This is a really beautiful and exciting track, possibly the best mountain course in Germany. It is situated on the edge of an Alpine valley, so the views are often spectacular. Kurt Rossknecht's routing must be considered a stroke of genius due to the dearth of contiguous space. More than once it looks like the golfer has finally played himself into a dead-end, but the course keeps on winding its way forward between houses, barns, pastures, ravines and mountains. The architect even managed to create returning nines with hardly any backtracking or annoying green to tee walks, all the while negotiating some pretty wild terrain.

The holes themselves are also full of interest, although longhitters might feel a bit restricted with the driver. Average hitters with a bit of game can easily step onto the back tee and will then experience a course of similar length to what they are used to. The course starts off with a driveable par 4 from an elevated tee that is pretty accessible, but quickly ups the ante with the difficult tee shot on the second and then a par 5 with seemingly no place to go after a centered drive. Two holes later another very twisted par 5 appears and the back to back three-shotters at #15 and #16 are also not at all obvious to figure out. There's also another driveable par 4, albeit heavily defended this time and a bunch of good par 3s. The only flat hole is #17, which is also a bit of a stinker, whereas the last is quite ok. Still, this dramatic layout would deserve a better finale.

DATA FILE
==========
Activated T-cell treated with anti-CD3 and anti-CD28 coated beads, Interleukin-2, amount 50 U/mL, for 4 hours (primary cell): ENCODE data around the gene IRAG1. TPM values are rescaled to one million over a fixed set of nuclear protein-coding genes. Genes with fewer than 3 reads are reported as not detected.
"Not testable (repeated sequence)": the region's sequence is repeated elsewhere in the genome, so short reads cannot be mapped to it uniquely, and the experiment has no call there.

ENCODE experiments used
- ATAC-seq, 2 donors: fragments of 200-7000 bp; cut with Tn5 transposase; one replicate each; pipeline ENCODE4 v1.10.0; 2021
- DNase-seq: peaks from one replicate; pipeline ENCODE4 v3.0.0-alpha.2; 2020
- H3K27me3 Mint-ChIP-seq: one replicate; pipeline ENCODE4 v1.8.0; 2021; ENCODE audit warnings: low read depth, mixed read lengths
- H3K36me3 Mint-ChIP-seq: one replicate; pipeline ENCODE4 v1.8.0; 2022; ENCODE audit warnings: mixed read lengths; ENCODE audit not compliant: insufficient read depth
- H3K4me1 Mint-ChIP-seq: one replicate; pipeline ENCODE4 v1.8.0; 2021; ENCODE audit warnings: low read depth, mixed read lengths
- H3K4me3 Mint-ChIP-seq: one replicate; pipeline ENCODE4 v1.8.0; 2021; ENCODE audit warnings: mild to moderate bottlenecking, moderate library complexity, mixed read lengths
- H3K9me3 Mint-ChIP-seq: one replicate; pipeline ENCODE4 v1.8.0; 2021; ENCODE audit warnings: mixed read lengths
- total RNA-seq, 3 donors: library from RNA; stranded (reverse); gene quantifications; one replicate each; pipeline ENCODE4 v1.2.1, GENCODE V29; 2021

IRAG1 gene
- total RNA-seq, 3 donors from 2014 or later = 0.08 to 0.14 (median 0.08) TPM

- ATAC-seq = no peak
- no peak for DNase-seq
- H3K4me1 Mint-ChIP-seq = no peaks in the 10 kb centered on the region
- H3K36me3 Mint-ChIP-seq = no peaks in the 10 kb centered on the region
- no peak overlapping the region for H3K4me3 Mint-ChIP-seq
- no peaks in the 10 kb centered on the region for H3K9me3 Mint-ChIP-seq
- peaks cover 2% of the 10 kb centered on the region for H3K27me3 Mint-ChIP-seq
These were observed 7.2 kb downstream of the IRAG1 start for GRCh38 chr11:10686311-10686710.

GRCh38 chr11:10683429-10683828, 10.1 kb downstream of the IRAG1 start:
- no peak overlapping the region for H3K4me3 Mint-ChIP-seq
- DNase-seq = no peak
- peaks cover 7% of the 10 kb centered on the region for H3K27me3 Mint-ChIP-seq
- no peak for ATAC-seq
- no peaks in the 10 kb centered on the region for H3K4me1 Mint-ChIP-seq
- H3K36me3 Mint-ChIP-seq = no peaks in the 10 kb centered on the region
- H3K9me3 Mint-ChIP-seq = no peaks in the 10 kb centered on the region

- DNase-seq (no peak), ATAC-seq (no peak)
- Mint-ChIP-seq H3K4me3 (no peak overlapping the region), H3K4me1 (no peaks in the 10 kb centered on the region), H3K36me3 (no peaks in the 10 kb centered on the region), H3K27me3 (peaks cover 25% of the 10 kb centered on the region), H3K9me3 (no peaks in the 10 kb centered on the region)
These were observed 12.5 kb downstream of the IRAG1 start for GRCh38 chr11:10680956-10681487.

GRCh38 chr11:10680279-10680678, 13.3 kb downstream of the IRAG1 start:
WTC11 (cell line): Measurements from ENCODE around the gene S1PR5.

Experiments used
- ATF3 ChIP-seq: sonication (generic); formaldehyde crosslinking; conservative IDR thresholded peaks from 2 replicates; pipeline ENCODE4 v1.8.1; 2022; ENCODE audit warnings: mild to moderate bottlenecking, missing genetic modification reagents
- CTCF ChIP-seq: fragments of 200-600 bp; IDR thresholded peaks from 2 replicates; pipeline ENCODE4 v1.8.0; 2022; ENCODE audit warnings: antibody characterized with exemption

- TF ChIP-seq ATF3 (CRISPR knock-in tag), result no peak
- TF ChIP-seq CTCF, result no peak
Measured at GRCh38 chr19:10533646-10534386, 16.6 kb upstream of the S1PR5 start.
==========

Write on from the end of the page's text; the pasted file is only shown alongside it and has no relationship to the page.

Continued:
Other let-downs are the bunkering, which at times seems to be straight out of the RTJ school of parkland delights, and the greens could use a few more undulations as well. But between the breathtaking scenery and the quirky challenges befalling the golfer, these seem to be minor quibbles. Oberallgäu is like a heavyweight boxer: some of the detail work looks clumsy, but the punch is lethal.